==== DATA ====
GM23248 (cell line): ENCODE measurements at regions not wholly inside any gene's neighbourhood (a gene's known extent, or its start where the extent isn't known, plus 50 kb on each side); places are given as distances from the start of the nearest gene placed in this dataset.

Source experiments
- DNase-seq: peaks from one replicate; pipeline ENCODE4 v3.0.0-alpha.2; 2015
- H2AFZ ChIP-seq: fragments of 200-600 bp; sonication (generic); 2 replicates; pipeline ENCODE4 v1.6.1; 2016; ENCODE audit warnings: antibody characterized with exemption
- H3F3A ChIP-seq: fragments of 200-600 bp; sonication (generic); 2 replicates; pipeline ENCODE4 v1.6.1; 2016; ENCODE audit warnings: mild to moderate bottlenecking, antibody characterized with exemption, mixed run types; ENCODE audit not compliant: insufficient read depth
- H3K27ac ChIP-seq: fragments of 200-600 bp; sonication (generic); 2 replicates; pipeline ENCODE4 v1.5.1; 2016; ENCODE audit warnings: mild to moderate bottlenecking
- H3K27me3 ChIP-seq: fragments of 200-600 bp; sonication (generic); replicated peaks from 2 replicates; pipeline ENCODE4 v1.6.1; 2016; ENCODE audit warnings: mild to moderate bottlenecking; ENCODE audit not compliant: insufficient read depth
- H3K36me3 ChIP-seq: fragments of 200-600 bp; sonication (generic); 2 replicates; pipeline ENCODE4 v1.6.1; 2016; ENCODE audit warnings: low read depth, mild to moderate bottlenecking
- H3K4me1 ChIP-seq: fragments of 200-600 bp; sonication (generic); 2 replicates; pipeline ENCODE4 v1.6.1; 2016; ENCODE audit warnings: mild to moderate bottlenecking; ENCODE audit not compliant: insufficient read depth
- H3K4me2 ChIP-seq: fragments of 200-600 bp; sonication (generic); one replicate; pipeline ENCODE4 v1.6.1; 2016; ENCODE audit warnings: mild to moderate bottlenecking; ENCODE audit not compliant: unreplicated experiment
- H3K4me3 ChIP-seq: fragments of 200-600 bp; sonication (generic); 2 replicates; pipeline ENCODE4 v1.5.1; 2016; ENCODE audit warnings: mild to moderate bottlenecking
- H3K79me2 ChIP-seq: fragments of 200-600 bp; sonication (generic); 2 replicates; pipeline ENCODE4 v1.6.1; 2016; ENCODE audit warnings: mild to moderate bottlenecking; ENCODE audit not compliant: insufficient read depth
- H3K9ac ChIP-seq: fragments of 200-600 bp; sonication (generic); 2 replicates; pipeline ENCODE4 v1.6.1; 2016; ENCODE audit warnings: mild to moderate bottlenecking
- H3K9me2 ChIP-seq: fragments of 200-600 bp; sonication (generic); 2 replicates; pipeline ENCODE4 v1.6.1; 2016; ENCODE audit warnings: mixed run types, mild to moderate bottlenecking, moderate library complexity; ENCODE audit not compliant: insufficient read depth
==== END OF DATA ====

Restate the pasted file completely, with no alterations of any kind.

GM23248 (cell line): ENCODE measurements at regions not wholly inside any gene's neighbourhood (a gene's known extent, or its start where the extent isn't known, plus 50 kb on each side); places are given as distances from the start of the nearest gene placed in this dataset.

Source experiments
- DNase-seq: peaks from one replicate; pipeline ENCODE4 v3.0.0-alpha.2; 2015
- H2AFZ ChIP-seq: fragments of 200-600 bp; sonication (generic); 2 replicates; pipeline ENCODE4 v1.6.1; 2016; ENCODE audit warnings: antibody characterized with exemption
- H3F3A ChIP-seq: fragments of 200-600 bp; sonication (generic); 2 replicates; pipeline ENCODE4 v1.6.1; 2016; ENCODE audit warnings: mild to moderate bottlenecking, antibody characterized with exemption, mixed run types; ENCODE audit not compliant: insufficient read depth
- H3K27ac ChIP-seq: fragments of 200-600 bp; sonication (generic); 2 replicates; pipeline ENCODE4 v1.5.1; 2016; ENCODE audit warnings: mild to moderate bottlenecking
- H3K27me3 ChIP-seq: fragments of 200-600 bp; sonication (generic); replicated peaks from 2 replicates; pipeline ENCODE4 v1.6.1; 2016; ENCODE audit warnings: mild to moderate bottlenecking; ENCODE audit not compliant: insufficient read depth
- H3K36me3 ChIP-seq: fragments of 200-600 bp; sonication (generic); 2 replicates; pipeline ENCODE4 v1.6.1; 2016; ENCODE audit warnings: low read depth, mild to moderate bottlenecking
- H3K4me1 ChIP-seq: fragments of 200-600 bp; sonication (generic); 2 replicates; pipeline ENCODE4 v1.6.1; 2016; ENCODE audit warnings: mild to moderate bottlenecking; ENCODE audit not compliant: insufficient read depth
- H3K4me2 ChIP-seq: fragments of 200-600 bp; sonication (generic); one replicate; pipeline ENCODE4 v1.6.1; 2016; ENCODE audit warnings: mild to moderate bottlenecking; ENCODE audit not compliant: unreplicated experiment
- H3K4me3 ChIP-seq: fragments of 200-600 bp; sonication (generic); 2 replicates; pipeline ENCODE4 v1.5.1; 2016; ENCODE audit warnings: mild to moderate bottlenecking
- H3K79me2 ChIP-seq: fragments of 200-600 bp; sonication (generic); 2 replicates; pipeline ENCODE4 v1.6.1; 2016; ENCODE audit warnings: mild to moderate bottlenecking; ENCODE audit not compliant: insufficient read depth
- H3K9ac ChIP-seq: fragments of 200-600 bp; sonication (generic); 2 replicates; pipeline ENCODE4 v1.6.1; 2016; ENCODE audit warnings: mild to moderate bottlenecking
- H3K9me2 ChIP-seq: fragments of 200-600 bp; sonication (generic); 2 replicates; pipeline ENCODE4 v1.6.1; 2016; ENCODE audit warnings: mixed run types, mild to moderate bottlenecking, moderate library complexity; ENCODE audit not compliant: insufficient read depth